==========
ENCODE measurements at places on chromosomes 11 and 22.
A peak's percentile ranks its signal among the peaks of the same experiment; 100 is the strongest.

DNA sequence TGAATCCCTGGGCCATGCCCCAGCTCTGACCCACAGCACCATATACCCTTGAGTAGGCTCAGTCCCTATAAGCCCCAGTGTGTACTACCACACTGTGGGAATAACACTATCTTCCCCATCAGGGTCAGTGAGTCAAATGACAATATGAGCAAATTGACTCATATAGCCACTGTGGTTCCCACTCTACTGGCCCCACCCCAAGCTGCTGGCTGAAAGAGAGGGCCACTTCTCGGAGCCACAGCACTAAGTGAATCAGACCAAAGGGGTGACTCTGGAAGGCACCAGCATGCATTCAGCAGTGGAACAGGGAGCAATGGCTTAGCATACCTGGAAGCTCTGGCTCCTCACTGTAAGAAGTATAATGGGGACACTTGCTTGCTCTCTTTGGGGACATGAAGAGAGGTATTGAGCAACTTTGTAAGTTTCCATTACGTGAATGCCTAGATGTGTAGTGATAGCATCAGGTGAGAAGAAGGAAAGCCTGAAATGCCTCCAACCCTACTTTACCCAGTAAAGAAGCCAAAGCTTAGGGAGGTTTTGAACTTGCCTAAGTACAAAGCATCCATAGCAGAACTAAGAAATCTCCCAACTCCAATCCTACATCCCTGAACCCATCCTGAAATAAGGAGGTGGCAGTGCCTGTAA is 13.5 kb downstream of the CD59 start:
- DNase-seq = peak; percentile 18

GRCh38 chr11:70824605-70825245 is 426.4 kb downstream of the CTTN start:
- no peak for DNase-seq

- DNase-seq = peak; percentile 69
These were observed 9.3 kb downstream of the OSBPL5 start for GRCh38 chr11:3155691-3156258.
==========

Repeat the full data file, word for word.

ENCODE measurements at places on chromosomes 11 and 22.
A peak's percentile ranks its signal among the peaks of the same experiment; 100 is the strongest.

DNA sequence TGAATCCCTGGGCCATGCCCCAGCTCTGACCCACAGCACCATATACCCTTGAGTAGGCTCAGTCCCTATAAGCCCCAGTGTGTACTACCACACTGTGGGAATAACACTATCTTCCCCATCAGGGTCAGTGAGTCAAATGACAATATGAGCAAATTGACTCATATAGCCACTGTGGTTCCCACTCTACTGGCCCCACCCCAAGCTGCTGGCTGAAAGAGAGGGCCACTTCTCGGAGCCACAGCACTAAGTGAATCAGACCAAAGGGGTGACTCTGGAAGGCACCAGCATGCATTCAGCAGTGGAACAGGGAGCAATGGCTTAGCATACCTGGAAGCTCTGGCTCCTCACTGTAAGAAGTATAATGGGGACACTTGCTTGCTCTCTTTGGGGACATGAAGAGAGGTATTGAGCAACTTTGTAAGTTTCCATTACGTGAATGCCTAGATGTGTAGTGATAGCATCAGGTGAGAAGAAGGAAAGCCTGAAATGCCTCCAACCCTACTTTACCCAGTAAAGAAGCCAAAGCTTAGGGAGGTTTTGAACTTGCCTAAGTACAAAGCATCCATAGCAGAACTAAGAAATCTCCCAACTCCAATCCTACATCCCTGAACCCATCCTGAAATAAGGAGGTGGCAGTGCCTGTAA is 13.5 kb downstream of the CD59 start:
- DNase-seq = peak; percentile 18

GRCh38 chr11:70824605-70825245 is 426.4 kb downstream of the CTTN start:
- no peak for DNase-seq

- DNase-seq = peak; percentile 69
These were observed 9.3 kb downstream of the OSBPL5 start for GRCh38 chr11:3155691-3156258.